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- THE RISE AND FALL OF GM COTTON IN INDIA
GM cotton fails and farmers die
In 2014, 80% of the cotton crop failed in the 150,000 acres of the Raichur district. Farmers incurred massive losses of over $4 million. The Cotton Advisory Board of India has found a threefold increase in the cost of growing cotton, due to the high price of Bt seeds, and other input costs such as fertilisers and the pesticides needed to deal with the serious pest problems.
Pro-GM advocates claim Bt cotton has increased yields, but most of the recent yield increases in India happened between 2002-5 when Bt comprised only 0.4-5.6% of India’s cotton. From 2008 to 2012 as Bt cotton production rose from 67% to 92%, yields steadily dropped.
A 2015 study led by a scientist from the University of California - Berkeley, found that annual suicide rates in rain-fed areas of India are directly related to increases in Bt cotton adoption. The study found that four of the seven factors that influence suicides are driven by the GM industry.
In the Vidarbha region of Maharashtra province, factors linked to the cultivation of Bt cotton are reported to have led to 7,992 farmer suicides between 2006 and 2011. The chairman of a mission working to stop farmer suicides said: ‘The downtrend started in 2006 when Bt cotton was introduced.… It led to massive economic losses, from which they [farmers] never came up. Subsequently, mounting debts and distress took their toll…Multinational companies showed them big dreams about crops like Bt cotton and ruined their lives completely’.
One of the ministers responsible for the introduction of Bt cotton into India, former cabinet secretary TSR Subramanian, recently expressed his regret for the decision: ‘In the 1990s, I introduced GM cotton in India. Twenty years later, I regret...I am responsible for suicide of thousands of cotton farmers’.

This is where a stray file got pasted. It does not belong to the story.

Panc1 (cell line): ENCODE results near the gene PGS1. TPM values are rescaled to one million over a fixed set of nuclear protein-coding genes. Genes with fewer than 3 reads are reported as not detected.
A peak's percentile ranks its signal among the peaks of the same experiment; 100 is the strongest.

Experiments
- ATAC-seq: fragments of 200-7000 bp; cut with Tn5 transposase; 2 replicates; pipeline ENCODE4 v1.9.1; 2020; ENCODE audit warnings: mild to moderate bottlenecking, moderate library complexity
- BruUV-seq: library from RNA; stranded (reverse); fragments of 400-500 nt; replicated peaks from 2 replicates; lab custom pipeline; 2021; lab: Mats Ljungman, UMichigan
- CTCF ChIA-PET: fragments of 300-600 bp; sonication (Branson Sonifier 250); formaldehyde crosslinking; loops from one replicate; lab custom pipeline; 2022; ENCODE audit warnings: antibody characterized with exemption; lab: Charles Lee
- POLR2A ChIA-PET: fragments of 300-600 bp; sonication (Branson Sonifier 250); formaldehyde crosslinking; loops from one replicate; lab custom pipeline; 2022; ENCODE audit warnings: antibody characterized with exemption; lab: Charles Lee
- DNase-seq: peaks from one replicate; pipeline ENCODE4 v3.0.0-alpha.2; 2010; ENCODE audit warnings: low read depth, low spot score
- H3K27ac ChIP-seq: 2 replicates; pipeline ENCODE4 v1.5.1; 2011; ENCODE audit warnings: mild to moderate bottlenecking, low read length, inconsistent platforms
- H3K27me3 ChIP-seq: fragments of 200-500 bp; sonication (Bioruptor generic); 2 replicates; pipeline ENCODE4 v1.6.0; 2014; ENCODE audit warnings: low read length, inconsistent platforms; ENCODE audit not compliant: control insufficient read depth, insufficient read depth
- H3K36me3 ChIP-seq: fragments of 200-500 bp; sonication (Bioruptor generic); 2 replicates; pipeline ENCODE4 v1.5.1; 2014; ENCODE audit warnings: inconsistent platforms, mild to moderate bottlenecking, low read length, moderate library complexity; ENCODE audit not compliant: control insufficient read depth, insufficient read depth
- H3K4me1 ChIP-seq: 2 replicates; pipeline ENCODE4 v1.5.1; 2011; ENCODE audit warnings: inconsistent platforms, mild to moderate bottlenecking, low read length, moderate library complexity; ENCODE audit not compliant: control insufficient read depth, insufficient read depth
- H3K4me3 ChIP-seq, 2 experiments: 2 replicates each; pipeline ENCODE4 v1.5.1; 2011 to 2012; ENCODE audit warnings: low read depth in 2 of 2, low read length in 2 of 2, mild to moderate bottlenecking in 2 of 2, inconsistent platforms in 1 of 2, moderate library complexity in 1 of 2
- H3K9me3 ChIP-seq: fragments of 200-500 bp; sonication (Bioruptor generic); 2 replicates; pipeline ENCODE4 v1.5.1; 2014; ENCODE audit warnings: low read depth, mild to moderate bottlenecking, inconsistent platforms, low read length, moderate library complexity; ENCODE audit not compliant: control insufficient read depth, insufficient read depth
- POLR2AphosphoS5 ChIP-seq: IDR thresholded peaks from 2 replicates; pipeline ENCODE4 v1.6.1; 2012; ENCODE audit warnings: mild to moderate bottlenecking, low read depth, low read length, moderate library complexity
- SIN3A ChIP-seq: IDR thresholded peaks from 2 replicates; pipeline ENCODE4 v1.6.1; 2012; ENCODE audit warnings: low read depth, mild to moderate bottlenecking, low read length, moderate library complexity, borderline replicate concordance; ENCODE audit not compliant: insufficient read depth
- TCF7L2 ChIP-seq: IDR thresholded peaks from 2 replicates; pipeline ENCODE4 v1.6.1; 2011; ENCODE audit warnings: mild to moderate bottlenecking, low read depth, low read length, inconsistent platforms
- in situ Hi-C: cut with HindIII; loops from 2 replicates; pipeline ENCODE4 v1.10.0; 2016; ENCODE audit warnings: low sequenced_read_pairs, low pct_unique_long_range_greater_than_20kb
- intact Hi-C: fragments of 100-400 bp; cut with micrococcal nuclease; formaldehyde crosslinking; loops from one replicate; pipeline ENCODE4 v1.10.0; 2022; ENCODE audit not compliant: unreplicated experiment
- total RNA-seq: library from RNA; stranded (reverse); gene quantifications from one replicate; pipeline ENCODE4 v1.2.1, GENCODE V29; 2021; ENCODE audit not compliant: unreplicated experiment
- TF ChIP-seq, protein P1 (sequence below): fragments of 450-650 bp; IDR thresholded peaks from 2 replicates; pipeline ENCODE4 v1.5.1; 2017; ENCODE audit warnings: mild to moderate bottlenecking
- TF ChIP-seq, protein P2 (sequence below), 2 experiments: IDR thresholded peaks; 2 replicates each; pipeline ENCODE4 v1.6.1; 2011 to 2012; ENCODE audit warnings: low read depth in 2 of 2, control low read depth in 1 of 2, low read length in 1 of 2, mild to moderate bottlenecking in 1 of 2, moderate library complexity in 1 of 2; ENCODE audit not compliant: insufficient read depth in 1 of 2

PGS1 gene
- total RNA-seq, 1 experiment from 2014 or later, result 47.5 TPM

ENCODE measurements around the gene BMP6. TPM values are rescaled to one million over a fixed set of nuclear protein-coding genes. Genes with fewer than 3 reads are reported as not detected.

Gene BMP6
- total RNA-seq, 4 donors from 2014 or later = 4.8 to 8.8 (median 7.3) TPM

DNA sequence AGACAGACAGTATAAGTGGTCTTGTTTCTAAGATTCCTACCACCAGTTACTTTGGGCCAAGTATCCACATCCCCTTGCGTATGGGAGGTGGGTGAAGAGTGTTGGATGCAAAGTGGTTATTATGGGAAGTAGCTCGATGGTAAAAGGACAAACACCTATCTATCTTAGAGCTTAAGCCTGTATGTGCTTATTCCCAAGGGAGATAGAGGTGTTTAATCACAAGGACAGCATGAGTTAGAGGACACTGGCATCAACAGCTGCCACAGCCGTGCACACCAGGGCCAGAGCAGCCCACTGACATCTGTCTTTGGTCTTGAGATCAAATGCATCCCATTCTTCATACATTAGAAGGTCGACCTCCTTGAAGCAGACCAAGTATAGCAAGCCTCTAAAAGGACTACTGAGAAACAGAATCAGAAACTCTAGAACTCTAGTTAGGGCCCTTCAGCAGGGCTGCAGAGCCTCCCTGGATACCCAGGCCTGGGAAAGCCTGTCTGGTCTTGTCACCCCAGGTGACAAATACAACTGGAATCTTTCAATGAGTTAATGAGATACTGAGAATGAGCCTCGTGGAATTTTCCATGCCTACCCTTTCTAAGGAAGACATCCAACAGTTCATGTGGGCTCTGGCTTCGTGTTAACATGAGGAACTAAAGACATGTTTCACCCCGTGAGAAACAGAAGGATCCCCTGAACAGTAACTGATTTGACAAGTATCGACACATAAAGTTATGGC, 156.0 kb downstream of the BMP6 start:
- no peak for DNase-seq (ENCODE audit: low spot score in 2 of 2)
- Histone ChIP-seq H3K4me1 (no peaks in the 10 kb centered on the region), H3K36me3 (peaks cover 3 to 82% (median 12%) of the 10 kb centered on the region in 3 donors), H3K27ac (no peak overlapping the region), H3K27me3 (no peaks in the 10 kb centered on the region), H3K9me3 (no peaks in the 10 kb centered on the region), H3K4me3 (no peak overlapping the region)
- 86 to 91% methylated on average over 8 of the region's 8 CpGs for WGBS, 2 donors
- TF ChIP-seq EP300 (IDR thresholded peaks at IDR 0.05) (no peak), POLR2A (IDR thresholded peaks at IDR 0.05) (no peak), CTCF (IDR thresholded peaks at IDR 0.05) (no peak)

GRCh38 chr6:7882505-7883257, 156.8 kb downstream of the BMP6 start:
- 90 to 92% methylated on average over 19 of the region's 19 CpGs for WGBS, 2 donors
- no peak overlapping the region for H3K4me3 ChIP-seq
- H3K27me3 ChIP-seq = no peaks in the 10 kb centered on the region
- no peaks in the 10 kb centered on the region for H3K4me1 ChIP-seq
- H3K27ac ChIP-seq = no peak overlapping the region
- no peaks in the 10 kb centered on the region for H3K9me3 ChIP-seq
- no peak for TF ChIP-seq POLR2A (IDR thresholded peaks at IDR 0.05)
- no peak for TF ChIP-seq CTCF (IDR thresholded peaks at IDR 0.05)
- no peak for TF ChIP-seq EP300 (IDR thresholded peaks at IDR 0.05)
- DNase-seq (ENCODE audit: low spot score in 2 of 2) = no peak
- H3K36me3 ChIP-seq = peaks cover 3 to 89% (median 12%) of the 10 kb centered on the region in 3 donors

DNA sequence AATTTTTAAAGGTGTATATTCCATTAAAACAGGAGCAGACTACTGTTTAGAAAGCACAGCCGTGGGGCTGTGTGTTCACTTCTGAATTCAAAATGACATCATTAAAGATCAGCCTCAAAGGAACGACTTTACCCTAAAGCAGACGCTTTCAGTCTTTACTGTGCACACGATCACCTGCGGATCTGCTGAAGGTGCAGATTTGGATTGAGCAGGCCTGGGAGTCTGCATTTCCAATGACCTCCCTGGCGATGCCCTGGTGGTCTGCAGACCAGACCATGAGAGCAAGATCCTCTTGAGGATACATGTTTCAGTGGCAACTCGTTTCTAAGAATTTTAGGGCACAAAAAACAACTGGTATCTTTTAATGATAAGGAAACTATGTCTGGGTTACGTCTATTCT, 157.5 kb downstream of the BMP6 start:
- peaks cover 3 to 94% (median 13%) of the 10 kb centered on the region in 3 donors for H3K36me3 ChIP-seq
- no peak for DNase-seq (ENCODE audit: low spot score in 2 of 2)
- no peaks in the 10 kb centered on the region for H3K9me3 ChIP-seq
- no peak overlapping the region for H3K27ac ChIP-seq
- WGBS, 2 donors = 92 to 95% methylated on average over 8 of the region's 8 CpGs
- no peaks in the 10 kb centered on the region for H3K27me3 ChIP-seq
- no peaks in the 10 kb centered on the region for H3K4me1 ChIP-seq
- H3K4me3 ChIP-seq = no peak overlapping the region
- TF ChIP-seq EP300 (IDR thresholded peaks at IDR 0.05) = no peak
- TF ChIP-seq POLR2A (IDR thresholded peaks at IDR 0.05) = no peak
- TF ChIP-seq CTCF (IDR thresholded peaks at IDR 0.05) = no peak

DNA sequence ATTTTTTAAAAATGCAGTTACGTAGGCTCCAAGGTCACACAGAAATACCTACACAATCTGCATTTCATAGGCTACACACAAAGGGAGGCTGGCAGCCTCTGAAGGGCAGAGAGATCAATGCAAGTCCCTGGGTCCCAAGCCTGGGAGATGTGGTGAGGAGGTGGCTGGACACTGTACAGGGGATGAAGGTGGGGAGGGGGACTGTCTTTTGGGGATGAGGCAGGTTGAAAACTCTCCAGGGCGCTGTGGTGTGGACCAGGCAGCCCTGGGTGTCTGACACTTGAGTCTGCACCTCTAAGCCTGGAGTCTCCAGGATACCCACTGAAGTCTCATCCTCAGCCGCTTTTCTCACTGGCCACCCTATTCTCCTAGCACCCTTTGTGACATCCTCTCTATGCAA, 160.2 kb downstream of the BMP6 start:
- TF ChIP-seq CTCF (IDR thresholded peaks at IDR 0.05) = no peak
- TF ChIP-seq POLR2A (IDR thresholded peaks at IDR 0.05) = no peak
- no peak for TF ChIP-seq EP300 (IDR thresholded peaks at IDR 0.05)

The beginning of the end for GM cotton?
By 2012 non-GM and organic farmers faced huge problems as supplies of non-GM, and particularly organic seed became scarcer. GM was then considered one of the biggest threats to the future of sustainable organic cotton in the country and elsewhere. All that has now changed – the 2016-17 cotton season saw a drop in Indian Bt cotton sales of about 15%.In Andhra Pradesh, the government planned to reduce Bt cotton cultivation in 2016-17 from 670,000 hectares to 450,000 hectares following the 2016 devastation by pink bollworm, in addition to suggesting alternative crops for farmers to cultivate such as millet and pulses. In Punjab and Haryana, the cotton growing area has declined by 27% as farmers move away from cotton following last season’s whitefly devastation. In Uttar Pradesh it has dropped by 19% for the same reasons.